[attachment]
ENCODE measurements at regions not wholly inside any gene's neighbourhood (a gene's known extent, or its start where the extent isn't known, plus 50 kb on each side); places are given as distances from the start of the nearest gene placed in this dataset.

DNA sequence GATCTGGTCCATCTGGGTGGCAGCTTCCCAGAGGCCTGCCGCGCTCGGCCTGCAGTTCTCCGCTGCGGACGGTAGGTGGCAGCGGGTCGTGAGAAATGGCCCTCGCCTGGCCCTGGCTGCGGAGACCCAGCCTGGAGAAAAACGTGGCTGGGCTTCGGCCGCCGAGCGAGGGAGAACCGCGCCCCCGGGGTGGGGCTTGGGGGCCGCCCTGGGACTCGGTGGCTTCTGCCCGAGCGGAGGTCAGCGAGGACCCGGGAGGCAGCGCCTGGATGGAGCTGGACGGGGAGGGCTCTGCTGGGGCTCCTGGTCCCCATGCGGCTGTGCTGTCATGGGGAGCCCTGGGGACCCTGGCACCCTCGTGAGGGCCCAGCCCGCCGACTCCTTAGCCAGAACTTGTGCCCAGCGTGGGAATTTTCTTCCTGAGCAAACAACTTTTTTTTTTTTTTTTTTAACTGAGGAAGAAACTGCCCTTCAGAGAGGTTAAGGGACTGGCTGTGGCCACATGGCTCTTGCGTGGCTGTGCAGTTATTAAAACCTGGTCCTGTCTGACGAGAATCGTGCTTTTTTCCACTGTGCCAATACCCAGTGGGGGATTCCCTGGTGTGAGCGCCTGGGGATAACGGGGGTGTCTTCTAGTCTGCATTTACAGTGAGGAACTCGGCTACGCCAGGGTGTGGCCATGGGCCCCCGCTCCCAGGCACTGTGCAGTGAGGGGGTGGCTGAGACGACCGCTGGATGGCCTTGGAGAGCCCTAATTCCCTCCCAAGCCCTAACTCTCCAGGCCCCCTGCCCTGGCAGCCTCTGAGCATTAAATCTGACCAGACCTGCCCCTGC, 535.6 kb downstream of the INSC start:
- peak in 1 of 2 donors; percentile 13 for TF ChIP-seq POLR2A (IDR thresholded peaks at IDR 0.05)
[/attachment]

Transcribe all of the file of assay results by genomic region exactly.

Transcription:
ENCODE measurements at regions not wholly inside any gene's neighbourhood (a gene's known extent, or its start where the extent isn't known, plus 50 kb on each side); places are given as distances from the start of the nearest gene placed in this dataset.

DNA sequence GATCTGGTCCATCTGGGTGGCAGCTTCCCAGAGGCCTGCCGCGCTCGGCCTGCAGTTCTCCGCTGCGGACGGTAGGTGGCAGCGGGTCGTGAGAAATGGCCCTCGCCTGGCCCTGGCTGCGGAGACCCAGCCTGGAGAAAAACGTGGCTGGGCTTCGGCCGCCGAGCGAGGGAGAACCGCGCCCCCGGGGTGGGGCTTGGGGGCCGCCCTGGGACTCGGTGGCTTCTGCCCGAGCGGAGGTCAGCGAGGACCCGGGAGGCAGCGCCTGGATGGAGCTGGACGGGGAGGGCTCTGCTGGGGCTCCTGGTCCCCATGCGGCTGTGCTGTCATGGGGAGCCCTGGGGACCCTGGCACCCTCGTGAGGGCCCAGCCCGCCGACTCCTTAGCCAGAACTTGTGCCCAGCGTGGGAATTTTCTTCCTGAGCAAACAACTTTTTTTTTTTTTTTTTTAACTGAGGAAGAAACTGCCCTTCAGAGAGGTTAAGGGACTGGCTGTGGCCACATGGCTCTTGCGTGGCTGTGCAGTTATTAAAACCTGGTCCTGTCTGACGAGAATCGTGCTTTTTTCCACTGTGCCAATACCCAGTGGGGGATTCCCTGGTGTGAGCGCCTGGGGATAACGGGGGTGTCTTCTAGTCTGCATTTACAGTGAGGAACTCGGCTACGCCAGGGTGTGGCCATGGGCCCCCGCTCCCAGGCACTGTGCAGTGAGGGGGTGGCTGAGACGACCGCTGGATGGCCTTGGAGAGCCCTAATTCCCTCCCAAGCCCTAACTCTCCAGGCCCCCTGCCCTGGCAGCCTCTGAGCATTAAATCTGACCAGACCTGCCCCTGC, 535.6 kb downstream of the INSC start:
- peak in 1 of 2 donors; percentile 13 for TF ChIP-seq POLR2A (IDR thresholded peaks at IDR 0.05)